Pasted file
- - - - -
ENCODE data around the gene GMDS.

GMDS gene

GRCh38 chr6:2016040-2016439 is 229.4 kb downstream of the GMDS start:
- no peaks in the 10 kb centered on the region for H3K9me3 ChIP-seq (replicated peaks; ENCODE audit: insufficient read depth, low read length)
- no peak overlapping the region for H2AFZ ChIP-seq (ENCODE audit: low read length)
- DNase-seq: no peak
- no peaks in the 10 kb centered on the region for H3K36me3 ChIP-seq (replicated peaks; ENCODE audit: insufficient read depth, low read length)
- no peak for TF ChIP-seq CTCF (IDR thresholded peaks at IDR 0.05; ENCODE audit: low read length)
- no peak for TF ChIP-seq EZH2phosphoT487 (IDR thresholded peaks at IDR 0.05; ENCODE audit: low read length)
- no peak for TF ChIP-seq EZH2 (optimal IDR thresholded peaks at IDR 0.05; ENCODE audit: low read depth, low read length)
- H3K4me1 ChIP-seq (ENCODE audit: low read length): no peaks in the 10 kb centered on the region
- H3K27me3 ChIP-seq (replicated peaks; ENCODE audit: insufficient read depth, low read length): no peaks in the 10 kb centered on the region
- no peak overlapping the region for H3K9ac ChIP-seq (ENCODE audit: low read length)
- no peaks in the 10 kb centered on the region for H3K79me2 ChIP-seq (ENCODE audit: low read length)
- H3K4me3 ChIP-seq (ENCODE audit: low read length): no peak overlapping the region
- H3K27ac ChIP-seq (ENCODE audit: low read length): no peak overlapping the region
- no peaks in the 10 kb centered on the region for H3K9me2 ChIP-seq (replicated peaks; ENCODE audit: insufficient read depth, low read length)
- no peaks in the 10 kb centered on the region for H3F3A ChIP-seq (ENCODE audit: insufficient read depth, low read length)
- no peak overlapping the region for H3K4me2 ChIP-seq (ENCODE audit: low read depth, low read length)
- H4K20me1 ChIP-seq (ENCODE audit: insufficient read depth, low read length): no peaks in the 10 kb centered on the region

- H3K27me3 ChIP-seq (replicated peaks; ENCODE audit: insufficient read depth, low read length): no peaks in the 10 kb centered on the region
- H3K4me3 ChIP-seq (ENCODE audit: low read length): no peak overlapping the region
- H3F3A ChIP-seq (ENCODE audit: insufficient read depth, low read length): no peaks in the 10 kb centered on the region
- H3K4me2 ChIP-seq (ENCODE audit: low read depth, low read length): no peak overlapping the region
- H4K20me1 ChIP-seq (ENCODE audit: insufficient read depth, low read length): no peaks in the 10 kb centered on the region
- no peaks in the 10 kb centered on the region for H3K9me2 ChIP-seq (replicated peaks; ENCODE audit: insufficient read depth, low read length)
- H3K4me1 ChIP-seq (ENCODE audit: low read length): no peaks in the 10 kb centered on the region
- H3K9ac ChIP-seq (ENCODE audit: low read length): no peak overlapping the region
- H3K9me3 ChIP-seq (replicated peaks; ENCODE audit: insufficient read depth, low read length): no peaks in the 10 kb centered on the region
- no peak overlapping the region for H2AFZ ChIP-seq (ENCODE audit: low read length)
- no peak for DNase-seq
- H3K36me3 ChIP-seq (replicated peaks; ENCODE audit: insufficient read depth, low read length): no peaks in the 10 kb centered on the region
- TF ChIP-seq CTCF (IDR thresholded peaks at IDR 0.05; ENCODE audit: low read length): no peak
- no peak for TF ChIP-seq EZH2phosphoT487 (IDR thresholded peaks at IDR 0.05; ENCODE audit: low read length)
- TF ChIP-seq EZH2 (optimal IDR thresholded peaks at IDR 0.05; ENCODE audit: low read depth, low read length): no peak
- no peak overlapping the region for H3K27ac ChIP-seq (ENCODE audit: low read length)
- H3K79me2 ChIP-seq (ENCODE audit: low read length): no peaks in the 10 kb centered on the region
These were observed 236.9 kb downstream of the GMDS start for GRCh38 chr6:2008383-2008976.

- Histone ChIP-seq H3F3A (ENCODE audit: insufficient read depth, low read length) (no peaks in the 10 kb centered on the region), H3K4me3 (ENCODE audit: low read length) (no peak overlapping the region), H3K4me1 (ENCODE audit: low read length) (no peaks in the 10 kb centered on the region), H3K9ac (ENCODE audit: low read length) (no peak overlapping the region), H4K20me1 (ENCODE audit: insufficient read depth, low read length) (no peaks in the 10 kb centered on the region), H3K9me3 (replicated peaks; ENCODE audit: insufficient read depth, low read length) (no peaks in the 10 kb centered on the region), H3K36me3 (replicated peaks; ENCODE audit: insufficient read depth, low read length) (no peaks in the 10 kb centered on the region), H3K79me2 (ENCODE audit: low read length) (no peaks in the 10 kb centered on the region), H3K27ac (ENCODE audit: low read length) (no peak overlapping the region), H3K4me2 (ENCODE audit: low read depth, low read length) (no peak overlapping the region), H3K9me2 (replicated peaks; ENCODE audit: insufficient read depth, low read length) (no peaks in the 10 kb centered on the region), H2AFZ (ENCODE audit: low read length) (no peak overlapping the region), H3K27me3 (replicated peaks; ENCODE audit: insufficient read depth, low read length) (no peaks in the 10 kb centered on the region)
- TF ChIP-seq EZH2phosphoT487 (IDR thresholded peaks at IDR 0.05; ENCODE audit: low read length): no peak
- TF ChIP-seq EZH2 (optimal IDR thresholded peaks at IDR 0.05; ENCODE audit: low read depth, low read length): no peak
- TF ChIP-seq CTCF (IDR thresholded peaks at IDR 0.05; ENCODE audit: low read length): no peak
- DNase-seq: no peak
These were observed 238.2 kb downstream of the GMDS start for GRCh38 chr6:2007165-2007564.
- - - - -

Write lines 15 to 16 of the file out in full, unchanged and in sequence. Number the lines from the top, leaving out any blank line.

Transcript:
- H3K4me3 ChIP-seq (ENCODE audit: low read length): no peak overlapping the region
- H3K27ac ChIP-seq (ENCODE audit: low read length): no peak overlapping the region